comes darker when it loses its oxygen content. Making use of this, I have devised a means of controlling an oxygen administering apparatus by the color or light absorption capacity of the blood circulating through a, portion of the animal tissue. For instance, in the lobe of the ear there are minute blood vessels or capillarieg through which blood is constantly circulating. y directare connected to each other by a resilient loop-N ing a beam of light through this tissue the charso that they may be clamped against opposite acter of the light will be modified by the color sides of the lobe of an ear, 'as indicated at 0. of the blood which'intercepts its path. A light The specific construction of the elements L and sensitive electric cell exposed to this beam will M is not a part of the instant invention. The respond to such changes so that in connection with element L is, however, of such a character as to suitable amplifying'and relay means itis adapted be responsive to changes in the character of light to operate a valve controlling the oxygen supply. falling thereupon. As the source of light is in The oxygen may be introduced into the lungs of the element M on the opposite side of the lobe the subject by any suitable means such as a of the ear, it. must be transmitted through said flexible conduit leading to a nose piece. Thus 40 lobe and thus is aflected by the color or opacity when the blood is in normal condition the oxyofthe blood circulating through the capillaries. gen supply is cut off, but whenever the blood is Thus a change from the bright red of oxygenated insuflicientlv oxygenated its change in character blood to the darker bluish color of blood deficient will automatically bring about an opening of the in oxygen will aflect the current generation in valve and without any attention on the part of the the element L. This current passes through consubject. This renders it particularly adapted for ductors P to the amplifying means Q, which also use by aviators, whose attention is frequently so may be of any suitable construction, and the amconcentrated on the control 01 the machine as to plifled current actuates arelay switch R; concause them to neglect turning on the oxygen trolling the supply of current to the motor F. supply when needed. The arrangement is such that the switch R is Various forms of apparatus may be used for carrying out my invention. but as diagrammatically illustrated, A is a conduit leading from a source of oxygen supply. B is a means for regu- Figure 4 is a section through the nose piece the valve will be opened. This valve, as illustrated, comprises a casing K having an inlet port connected to the conduit Aand an outlet port connected to the conduit D. Within the casing is a valve seat K located between the inlet and outlet ports, and a valve K connected to a plunger K is normally held to its seat by the tension of a spring K The slide J is connected to the stem K and thus whenever it is displaced by the pin I, the valve K will be-liited from its seat to permit flow of oxygen item the conduit A to the conduit D.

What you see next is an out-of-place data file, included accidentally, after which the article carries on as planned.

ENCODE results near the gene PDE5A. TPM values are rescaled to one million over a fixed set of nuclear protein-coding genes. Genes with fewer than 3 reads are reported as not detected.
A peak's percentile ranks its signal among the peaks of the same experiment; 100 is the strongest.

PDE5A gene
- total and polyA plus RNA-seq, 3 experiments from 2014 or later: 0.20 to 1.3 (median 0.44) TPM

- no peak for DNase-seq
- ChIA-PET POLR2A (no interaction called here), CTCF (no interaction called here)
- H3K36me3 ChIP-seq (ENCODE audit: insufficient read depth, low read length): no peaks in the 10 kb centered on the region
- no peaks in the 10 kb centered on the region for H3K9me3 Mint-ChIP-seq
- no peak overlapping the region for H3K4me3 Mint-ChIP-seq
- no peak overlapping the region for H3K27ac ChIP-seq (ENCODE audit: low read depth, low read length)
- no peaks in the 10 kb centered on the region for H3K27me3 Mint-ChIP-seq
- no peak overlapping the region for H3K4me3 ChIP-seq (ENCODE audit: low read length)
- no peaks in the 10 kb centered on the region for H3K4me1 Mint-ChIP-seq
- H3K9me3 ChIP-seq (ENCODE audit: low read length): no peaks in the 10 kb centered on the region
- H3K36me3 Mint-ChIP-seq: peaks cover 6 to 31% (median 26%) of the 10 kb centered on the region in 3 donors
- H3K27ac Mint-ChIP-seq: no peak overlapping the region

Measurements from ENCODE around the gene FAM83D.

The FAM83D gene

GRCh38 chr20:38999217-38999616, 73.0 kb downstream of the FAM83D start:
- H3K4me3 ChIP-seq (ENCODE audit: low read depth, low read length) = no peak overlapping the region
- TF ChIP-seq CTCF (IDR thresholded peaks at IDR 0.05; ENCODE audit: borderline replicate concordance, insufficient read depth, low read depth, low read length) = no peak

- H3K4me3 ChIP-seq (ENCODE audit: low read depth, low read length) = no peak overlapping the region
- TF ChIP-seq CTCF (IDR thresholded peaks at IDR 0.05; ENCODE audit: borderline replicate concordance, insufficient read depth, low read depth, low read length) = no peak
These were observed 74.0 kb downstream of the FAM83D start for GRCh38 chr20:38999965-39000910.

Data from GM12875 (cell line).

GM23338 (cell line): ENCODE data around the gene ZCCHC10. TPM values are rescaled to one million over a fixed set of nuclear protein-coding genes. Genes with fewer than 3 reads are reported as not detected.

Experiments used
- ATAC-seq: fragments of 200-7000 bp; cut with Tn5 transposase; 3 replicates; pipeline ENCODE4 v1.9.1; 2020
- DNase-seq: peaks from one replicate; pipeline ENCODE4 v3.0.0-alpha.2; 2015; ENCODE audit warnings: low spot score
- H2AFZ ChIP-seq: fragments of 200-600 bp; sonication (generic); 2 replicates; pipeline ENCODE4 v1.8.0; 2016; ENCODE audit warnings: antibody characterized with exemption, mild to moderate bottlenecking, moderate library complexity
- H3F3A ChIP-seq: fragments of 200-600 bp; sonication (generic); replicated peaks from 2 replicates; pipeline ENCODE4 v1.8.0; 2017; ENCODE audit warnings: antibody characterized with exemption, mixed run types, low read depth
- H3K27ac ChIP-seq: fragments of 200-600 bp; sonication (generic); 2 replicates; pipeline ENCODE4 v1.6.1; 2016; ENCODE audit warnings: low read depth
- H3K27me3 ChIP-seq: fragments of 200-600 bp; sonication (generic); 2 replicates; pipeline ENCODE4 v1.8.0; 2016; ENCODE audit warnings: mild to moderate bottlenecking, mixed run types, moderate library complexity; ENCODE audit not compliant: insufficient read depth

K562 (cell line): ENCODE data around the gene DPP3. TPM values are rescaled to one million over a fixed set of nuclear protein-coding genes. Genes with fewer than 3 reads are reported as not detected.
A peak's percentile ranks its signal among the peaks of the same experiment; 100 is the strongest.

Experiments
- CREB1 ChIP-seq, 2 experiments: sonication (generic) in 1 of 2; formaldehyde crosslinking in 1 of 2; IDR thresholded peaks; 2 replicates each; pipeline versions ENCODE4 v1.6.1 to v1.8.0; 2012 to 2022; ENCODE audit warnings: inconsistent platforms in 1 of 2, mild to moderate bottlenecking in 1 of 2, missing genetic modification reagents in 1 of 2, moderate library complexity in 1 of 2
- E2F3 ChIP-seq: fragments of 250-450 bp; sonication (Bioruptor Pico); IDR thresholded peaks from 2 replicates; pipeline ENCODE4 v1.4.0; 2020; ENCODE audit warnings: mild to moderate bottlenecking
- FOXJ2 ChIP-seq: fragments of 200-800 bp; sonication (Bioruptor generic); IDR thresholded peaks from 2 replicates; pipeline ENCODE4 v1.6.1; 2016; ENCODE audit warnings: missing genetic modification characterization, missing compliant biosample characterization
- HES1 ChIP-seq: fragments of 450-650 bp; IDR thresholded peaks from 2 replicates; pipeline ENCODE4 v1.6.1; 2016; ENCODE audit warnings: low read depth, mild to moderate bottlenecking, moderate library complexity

The controlling means comprises a light-sensitive cell L and illuminating means M. These open when the blood is in normal condition and thereby starting the motor F and periodically actuating the valve K.